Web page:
The biggest debate raging in Pittsburgh this week is whether the Pittsburgh Steelers are going to start veteran left tackle Dan Moore Jr. over rookie first-round pick Broderick Jones. Jones had his first start in Week Five against the Baltimore Ravens, and he played well, registering a 74.8 grade on PFF. He looked like the player the Steelers wanted to see when they selected him at No. 14 overall, but the team might turn back to Moore, who won the job out of training camp and only missed the Ravens game due to a knee sprain.
Looking back at the team’s history, they’re being more conservative with Jones than they have been with recent first-round rookies. He’s on pace to have the least number of snaps played, non-injury related, since Cameron Heyward was a rookie back in 2011. Below is the number of snaps played by Steelers rookies through the first five games of their career under Mike Tomlin.
|David DeCastro||0 (injured)|
Here’s what those numbers look like if you take that data over six games.
Players such as Ryan Shazier, T.J. Watt, and even Kenny Pickett (who suffered a concussion in the third quarter in Week Six against the Tampa Bay Buccaneers last year) had injuries that limited their snap counts. The Steelers were aggressive with RB Najee Harris and LB Devin Bush, in addition to S Terrell Edmunds, as those players were Day One starters for Pittsburgh and they have the snap counts to match.
Early in Tomlin’s tenure, the Steelers were conservative with rookies. Lawrence Timmons, Rashard Mendenhall, and Ziggy Hood barely played to start their careers. Timmons took a backseat to LBs James Farrior and Lawrence Timmons and Hood sat behind a stacked Steelers’ defensive line that still featured Casey Hampton and Brett Keisel, although later in the season he took over for Travis Kirksche at defensive end. Mendenhall was still behind Willie Parker as a rookie.
Once the Steelers drafted Pouncey, he became a Day One starter. DeCastro likely would’ve been as well, had it not been for injuries. From 2013-2021, all of Pittsburgh’s first-round picks got consistent playing time early in the season. Last year, QB Kenny Pickett took over as the team’s starter in the second half of Pittsburgh’s Week Three matchup with the New York Jets. Obviously, handling a rookie quarterback is different from other positions, so it’s understandable that the Steelers were a little slower to start Pickett.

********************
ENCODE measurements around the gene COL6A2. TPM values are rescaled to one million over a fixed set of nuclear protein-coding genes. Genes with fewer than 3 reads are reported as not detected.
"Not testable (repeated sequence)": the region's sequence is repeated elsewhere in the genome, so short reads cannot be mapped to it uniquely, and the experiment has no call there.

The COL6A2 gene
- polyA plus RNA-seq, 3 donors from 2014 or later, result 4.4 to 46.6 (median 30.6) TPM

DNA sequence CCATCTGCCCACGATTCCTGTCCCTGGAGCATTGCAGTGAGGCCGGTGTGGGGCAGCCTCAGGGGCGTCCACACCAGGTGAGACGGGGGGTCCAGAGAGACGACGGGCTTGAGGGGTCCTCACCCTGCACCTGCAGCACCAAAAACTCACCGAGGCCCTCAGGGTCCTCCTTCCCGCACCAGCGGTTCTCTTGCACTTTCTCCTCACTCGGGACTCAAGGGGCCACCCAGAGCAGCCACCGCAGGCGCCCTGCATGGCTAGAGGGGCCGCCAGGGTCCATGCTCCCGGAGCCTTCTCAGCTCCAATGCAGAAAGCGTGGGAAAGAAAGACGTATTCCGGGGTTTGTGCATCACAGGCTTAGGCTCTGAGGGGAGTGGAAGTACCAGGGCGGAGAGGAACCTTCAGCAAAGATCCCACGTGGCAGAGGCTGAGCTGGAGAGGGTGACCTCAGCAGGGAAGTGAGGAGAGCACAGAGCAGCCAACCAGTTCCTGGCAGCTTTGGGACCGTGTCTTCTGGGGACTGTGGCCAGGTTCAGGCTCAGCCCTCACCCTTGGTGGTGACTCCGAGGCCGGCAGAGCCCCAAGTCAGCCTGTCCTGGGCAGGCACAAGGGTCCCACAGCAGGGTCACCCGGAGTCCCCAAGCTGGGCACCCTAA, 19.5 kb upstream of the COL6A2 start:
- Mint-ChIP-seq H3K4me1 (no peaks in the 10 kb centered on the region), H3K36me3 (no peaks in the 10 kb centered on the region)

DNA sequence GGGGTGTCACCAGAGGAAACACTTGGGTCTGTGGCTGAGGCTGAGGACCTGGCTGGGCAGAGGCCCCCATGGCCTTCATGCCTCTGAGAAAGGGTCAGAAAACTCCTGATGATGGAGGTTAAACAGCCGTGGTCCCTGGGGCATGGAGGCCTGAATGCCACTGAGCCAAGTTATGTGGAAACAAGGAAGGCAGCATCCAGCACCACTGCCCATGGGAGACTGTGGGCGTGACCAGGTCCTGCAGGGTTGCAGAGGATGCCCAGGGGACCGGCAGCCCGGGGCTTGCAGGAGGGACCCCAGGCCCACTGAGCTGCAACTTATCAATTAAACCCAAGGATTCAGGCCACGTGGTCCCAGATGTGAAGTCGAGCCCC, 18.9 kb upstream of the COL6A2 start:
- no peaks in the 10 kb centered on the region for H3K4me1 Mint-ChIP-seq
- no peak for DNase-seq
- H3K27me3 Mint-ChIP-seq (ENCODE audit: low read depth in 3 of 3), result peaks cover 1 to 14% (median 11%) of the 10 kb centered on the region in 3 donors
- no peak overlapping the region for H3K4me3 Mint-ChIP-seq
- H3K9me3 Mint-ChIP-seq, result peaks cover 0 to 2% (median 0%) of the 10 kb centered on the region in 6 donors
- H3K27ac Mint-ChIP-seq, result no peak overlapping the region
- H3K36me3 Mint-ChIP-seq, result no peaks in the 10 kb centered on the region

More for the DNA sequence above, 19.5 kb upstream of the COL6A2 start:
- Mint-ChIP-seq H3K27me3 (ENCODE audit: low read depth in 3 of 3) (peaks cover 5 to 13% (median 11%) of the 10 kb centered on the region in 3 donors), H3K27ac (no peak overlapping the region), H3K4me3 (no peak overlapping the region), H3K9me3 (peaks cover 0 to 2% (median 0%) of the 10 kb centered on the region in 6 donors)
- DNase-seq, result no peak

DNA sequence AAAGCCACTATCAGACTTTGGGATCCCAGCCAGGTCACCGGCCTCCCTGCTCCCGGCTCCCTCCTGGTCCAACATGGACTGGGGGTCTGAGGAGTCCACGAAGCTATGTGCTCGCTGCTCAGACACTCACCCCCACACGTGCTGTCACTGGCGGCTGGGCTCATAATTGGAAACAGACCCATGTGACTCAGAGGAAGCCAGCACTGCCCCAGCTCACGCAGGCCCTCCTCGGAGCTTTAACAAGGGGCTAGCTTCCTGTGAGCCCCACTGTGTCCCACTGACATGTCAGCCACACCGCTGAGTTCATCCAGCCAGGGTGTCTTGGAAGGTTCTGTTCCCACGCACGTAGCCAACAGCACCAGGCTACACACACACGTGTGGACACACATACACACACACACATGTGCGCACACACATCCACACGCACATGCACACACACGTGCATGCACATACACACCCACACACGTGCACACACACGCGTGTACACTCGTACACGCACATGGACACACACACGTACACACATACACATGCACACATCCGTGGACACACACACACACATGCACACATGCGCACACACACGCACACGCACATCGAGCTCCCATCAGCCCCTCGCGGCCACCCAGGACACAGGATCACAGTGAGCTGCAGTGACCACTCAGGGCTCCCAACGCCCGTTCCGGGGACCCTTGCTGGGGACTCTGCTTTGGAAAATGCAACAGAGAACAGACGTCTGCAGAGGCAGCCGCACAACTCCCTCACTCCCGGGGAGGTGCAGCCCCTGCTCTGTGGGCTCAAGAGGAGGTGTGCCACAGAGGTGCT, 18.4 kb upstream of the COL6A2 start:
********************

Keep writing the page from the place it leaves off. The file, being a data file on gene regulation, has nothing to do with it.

That brings us to Jones. The team clearly likes Moore, who did have a good second half of last season and deserved to win the job with his training camp and preseason performance. But he didn’t play great early in the season, routinely grading out as one of PFF’s worst offensive linemen. With Jones’ strong performance against Baltimore, it would make sense to start him and see what the team has in him.
It’s clear that the team likes Moore, however, and we’ll see who they decide to roll out as their starter on Sunday. But it’s worth noting that the Steelers have been more hesitant to play Jones than any other rookie since 2011, and Heyward’s lack of playing time was more due to the strength of Pittsburgh’s defensive line rather than his ability.
The Steelers obviously think highly of Moore and may believe he gives them a better chance to win than Jones, as they did early in the season. It’s worth noting that Moore went up against a brutal slate of pass rushers, including Nick Bosa, Myles Garrett, and Maxx Crosby through the first three games of the season, and that’s not an easy matchup for any offensive tackle.
In short, it’s not necessarily an indictment on Jones that he isn’t playing more, but it’s worth noting that the Steelers have been hesitant to play him. If Moore does in fact start on Sunday, it says more about what the Steelers think about him and less about what they think about Jones, but Jones’ lack of playing time is rather unprecedented for a Steelers’ first-round pick in the decade.